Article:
For environmental policy and energy markets, the heat was on in 2018. As we noted in our October essay on climate change, global temperatures have been rising persistently for the past 30 years. While some still debate whether this trend is within historical norms, and whether human behavior is its root cause, the consequences of warming are clear: more severe storms, loss of arable land and shortages of fresh water. Air quality in some parts of the world is disgraceful.
The situation could become much worse over the coming decades, as documented in reports from both the U.S. government and the United Nations. The use of alternative fuels has expanded, but still makes up only a modest fraction of the world’s energy consumption. To avoid a worst-case scenario, an international commitment to limiting carbon dioxide emissions is required.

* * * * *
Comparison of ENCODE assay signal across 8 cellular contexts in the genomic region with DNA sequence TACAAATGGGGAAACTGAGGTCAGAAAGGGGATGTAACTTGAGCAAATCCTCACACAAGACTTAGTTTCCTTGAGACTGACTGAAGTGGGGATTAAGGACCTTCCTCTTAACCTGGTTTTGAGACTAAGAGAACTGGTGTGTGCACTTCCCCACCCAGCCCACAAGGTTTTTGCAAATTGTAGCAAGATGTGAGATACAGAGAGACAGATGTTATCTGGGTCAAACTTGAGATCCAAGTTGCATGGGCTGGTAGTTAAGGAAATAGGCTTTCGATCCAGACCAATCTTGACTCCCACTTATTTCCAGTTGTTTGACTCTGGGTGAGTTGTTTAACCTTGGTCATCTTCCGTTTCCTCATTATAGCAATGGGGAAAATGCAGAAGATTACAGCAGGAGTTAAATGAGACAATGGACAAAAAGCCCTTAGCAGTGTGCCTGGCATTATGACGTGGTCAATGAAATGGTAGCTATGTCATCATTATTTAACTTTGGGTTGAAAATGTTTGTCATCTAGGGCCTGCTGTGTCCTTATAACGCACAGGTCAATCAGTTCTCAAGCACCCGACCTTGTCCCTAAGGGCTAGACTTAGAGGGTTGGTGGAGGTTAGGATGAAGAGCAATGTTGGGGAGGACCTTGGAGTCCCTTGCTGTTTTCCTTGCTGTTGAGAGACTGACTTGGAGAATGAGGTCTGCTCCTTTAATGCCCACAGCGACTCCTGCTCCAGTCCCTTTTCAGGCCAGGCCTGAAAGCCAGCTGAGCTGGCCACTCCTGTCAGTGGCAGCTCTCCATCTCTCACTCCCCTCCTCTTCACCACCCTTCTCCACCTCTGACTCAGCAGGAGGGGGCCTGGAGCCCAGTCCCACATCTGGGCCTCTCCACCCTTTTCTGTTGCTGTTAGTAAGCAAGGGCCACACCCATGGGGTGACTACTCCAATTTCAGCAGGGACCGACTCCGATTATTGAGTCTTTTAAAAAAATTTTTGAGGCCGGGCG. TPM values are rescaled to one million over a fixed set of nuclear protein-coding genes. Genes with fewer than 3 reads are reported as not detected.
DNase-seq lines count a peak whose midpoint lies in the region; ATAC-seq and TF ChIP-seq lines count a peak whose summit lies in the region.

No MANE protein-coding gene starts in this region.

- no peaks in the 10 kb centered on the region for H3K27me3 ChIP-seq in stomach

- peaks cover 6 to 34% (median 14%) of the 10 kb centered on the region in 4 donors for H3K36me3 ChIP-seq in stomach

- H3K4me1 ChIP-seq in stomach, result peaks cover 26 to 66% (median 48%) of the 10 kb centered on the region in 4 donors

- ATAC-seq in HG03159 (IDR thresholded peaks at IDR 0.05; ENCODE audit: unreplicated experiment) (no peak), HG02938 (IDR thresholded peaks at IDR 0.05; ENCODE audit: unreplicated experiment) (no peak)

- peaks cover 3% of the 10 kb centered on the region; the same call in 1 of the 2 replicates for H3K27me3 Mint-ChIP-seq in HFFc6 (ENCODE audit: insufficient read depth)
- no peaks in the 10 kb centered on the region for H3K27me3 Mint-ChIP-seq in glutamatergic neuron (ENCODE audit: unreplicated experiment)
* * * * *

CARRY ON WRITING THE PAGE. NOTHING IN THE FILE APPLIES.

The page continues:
But getting there will not be easy. Developing countries still burn copious amounts of coal, which is inexpensive and abundant. Petroleum producers are struggling to contemplate life after oil; the dramatic fall in crude prices since October has already created significant stress for several of them. And the United States stubbornly remains the only country in the world refusing to sign the Paris Climate Accord. Instead, it has chosen to ease emissions standards for autos and factories.